China’s currency hits 16-month high on retail spending boost

China’s currency hit its highest level in more than a year as retail sales rose for the first time in 2020, underscoring the country’s economic recovery from the coronavirus pandemic.

The onshore-traded renminbi strengthened as much as 0.4 per cent to Rmb6.7857 per US dollar on Tuesday, its firmest level since May 2019. That coincided with official data that showed retail spending increased 0.5 per cent in August compared to a year ago. The less tightly regulated offshore-traded renminbi strengthened 0.3 per cent, past Rmb6.8 per dollar.

Ken Cheung, a strategist at Mizuho Bank, said the renminbi had also been boosted by hopes of improved relations between Beijing and Washington following signs of a deal on the future of popular Chinese app TikTok.

“As worries about China-US tensions took the back seat briefly, investors shifted their focus to strong China fundamentals,” Mr Cheung said of the improvement in retail sales. He thinks the onshore-traded renminbi could rise further to Rmb6.75 per dollar.

Meanwhile, China’s central bank “has shown few signs of resistance to a stronger renminbi, paving the way for currency appreciation”, analysts at JPMorgan wrote in a note. They added that conditions were “favourable for less official resistance to foreign exchange strength overall, especially in the absence of obvious signs of renminbi overvaluation”.

The upbeat Chinese economic data also boosted the country’s stocks. The CSI 300 index of Shanghai- and Shenzhen-listed shares was up 0.6 per cent, reversing initial losses. Hong Kong’s Hang Seng index added 0.5 per cent.

“A tightening labour market and revival in consumer confidence suggests that the recovery in services activity has further to run,” said Julian Evans-Pritchard, senior China economist at Capital economics. He added the Chinese economy was “on track to return to its pre-virus growth rate before the end of the year.”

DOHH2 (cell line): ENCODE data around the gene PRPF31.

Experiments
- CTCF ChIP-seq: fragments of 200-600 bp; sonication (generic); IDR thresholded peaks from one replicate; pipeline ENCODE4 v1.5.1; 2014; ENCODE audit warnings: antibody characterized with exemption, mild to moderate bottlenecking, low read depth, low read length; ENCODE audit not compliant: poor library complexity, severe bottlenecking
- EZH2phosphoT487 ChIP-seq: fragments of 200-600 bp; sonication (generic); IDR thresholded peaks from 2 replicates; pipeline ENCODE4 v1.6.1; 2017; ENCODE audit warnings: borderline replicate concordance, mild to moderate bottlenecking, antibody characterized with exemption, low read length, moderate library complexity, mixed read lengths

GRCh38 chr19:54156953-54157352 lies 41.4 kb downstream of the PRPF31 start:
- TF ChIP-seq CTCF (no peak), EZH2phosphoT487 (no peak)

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Elsewhere in the Asia-Pacific region, Japan’s Topix index was down 0.7 per cent and Australia’s S&P/ASX 200 slipped 0.1 per cent.

Futures markets pointed to a slight gain for US stocks when Wall Street opens later in the day, with the S&P 500 tipped to rise 0.2 per cent. Overnight, the blue-chip index rose 1.3 per cent while the tech-heavy Nasdaq added 2 per cent.

FTSE 100 futures were little changed ahead of the London market’s open later on Tuesday.

The dollar, as measured against a basket of its trading peers, slipped 0.2 per cent on Tuesday.

The greenback has dropped about 7 per cent from its peak earlier this year as the US economic outlook has dimmed due to the Covid-19 crisis. But Adam Slater, lead economist at Oxford Economics, said the drop in the dollar “looks more like a correction rather than the beginning of a dramatic collapse”.

“In the early phase of the coronavirus crisis, a steep rise in global risk aversion plus acute international dollar liquidity shortages pushed the dollar up,” Mr Slater said. “These factors have now largely unwound.”

Investors are looking ahead to important decisions this week by central banks including the US Federal Reserve, the Bank of Japan and the Bank of England.



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